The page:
The Downfall of the IBW

Prior to the 19th Century, the Ivory-Billed Woodpecker thrived in the vast forests of virgin timber throughout what is today the Southeastern U.S. (For a map of the Southeastern Forest during this time period, click here.)

  • Post Civil War: After federal laws protecting forests are relaxed in the 1870s, Northern timber companies begin logging the forests of the Southeast, destroying the Ivory-Billed Woodpecker's habitat. The forests are almost completely removed in the 40 years following the war. "Magazines were advertising to museums, saying 'You'd better get your specimen soon, because this bird will be extinct any day now," says bird photographer and Ivory-Billed expert Bobby Harrison.
  • 1900: For the first time, the Ivory Billed Woodpecker is believed extinct.
  • 1924: An Ivory Billed Woodpecker is sighted in Osceola County, Fla. Photographer Arthur Allen follows up and shoots a picture of an IBW.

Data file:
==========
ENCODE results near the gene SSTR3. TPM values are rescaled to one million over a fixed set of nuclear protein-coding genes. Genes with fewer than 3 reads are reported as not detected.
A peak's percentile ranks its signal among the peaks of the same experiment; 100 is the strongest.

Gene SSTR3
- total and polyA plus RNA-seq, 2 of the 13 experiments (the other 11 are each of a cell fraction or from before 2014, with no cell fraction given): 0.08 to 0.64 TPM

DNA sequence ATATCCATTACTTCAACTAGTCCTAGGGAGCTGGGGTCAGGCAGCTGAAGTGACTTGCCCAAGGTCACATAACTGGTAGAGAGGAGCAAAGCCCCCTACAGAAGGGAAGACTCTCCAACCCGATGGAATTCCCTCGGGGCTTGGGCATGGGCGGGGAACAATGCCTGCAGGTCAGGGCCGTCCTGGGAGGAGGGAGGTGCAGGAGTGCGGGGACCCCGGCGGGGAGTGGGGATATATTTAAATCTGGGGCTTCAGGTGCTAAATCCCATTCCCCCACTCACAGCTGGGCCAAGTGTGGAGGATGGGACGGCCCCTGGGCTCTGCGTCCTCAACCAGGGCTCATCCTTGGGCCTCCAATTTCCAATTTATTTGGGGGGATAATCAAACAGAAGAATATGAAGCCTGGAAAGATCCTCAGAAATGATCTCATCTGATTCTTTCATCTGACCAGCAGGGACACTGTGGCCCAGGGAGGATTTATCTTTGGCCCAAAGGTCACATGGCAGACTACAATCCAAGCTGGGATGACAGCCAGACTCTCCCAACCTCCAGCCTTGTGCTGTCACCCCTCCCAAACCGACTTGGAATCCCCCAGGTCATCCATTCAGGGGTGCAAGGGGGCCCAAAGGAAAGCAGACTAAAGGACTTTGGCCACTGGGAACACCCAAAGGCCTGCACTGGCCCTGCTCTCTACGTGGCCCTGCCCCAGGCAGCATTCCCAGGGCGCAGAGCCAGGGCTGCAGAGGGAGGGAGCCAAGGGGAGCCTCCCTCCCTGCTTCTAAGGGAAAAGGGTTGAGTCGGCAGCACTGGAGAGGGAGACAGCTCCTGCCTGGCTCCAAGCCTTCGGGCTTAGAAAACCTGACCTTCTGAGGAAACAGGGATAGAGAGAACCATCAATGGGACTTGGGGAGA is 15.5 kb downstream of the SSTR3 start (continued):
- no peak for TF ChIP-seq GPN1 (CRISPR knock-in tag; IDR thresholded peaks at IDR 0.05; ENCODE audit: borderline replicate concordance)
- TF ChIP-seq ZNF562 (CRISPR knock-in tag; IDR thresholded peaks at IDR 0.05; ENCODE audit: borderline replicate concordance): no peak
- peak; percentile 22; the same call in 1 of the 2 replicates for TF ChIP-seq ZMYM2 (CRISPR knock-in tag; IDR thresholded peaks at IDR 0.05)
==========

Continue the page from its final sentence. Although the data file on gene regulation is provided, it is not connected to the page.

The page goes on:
• 1932: Disputing an IBW sighting in the Okefenokee Swamp, Naturalist Aldine R. Bird declares "the King is Dead," meaning, once again, the IBW is officially extinct.
  • 1932: Mason Spencer shoots an Ivory Billed Woodpecker in Tallulah, La., in the Singer Tract, a plot of forest land owned by the Singer Sewing Co.
  • 1932-1935: Arthur Allen and Mason Spencer conduct search in the Singer Tract. The search locates the bird, and photographs, movies and sound recordings are made. (To view video clips of this expedition, courtesy of the Cornell Lab of Ornithology, click here - fifth and sixth video on page.)
  • 1937-39: James Tanner conducts first modern study of the bird. Writes "Ivory-Billed Woodpecker" as his thesis (bottom, right).
  • 1940: Despite offers for purchase, the Singer Sewing Co. levels the Singer Tract.
  • 1944: Last known sighting of an Ivory Billed Woodpecker in the Singer Tract is reported.
  • 1948: Photographer and ornithologist John Dennis takes last known photo of an IBW in Cuba (right, top).
Courtesy Cornell Lab of Ornithology
This is the last known photograph of an Ivory-Billed Woodpecker, taken by John Dennis in 1948.

Courtesy Cornell Lab of Ornithology/
This book was written by James Tanner as his master's thesis in the 1930s and was the first extensive study of the bird. It was originally published by the National Audubon Society in 1942.